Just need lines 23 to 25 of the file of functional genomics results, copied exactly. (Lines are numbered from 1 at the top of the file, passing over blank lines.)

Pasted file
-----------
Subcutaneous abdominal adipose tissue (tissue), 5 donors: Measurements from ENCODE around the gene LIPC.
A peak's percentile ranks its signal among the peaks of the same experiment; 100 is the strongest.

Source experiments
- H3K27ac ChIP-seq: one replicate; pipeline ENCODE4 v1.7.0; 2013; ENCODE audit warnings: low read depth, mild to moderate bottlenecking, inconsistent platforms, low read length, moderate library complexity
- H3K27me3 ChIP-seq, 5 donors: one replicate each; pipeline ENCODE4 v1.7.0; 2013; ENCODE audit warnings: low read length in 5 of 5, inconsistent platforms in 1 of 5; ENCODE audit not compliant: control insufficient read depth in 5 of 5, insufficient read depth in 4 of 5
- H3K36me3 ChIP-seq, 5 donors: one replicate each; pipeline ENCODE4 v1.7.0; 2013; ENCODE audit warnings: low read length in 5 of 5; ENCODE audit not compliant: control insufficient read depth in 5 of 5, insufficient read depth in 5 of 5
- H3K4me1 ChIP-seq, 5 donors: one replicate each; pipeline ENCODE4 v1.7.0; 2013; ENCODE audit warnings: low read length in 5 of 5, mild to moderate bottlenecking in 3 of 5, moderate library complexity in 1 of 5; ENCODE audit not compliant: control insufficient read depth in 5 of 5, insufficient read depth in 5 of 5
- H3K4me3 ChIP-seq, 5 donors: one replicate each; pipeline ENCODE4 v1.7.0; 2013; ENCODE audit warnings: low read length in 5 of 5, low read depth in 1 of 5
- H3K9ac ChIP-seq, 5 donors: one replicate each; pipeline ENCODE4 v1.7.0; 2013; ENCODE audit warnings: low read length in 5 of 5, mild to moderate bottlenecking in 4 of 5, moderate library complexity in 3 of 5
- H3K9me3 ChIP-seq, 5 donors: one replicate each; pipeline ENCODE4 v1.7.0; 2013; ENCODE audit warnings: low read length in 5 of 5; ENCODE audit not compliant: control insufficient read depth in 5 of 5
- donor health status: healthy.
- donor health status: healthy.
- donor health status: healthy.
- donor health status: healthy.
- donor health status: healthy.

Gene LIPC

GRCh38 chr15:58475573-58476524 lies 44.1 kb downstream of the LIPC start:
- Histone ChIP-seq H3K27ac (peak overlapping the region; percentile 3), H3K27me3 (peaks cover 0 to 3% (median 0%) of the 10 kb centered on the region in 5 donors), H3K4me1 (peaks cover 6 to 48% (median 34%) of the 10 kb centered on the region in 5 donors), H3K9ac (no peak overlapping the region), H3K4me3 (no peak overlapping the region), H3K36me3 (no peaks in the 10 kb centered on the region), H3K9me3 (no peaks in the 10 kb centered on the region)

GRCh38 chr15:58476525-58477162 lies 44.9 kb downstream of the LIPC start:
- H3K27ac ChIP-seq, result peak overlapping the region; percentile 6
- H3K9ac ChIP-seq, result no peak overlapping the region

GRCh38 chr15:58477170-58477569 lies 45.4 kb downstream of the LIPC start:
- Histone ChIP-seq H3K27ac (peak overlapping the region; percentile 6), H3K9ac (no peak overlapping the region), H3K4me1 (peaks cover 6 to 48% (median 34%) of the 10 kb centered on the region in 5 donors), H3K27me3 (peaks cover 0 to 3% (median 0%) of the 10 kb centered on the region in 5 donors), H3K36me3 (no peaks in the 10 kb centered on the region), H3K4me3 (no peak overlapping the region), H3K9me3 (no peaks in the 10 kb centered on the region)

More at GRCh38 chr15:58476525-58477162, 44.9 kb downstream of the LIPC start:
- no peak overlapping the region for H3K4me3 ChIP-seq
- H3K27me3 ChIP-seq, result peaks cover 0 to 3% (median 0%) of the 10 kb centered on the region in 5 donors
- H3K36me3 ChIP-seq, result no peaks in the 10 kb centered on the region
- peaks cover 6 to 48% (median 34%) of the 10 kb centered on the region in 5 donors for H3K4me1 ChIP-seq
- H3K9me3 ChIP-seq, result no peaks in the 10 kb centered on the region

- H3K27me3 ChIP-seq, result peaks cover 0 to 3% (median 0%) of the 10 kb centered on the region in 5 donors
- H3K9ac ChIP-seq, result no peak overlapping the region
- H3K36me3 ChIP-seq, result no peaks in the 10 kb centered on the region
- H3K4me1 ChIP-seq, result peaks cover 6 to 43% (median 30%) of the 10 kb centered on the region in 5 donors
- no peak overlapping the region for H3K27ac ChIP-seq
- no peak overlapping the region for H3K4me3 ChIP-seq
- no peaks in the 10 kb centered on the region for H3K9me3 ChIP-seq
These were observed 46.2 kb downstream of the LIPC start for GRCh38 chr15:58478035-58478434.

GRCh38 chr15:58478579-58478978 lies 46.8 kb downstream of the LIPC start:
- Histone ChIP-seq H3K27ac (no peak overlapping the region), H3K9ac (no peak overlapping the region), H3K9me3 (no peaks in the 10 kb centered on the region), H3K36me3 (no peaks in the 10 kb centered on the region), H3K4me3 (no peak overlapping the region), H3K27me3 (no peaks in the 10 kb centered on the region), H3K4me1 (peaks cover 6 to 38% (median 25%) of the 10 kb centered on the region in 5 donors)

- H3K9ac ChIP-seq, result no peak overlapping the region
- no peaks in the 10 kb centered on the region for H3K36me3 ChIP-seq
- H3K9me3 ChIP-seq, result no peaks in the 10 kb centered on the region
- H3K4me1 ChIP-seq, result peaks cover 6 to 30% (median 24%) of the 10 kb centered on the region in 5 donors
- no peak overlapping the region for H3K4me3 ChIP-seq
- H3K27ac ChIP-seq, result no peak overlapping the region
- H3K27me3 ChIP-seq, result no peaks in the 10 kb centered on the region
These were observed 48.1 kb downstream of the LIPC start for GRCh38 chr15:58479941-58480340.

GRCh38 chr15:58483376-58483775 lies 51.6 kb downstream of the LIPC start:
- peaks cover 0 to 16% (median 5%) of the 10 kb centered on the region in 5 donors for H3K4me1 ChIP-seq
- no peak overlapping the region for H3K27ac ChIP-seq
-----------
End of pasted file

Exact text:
- Histone ChIP-seq H3K27ac (peak overlapping the region; percentile 6), H3K9ac (no peak overlapping the region), H3K4me1 (peaks cover 6 to 48% (median 34%) of the 10 kb centered on the region in 5 donors), H3K27me3 (peaks cover 0 to 3% (median 0%) of the 10 kb centered on the region in 5 donors), H3K36me3 (no peaks in the 10 kb centered on the region), H3K4me3 (no peak overlapping the region), H3K9me3 (no peaks in the 10 kb centered on the region)

More at GRCh38 chr15:58476525-58477162, 44.9 kb downstream of the LIPC start:
- no peak overlapping the region for H3K4me3 ChIP-seq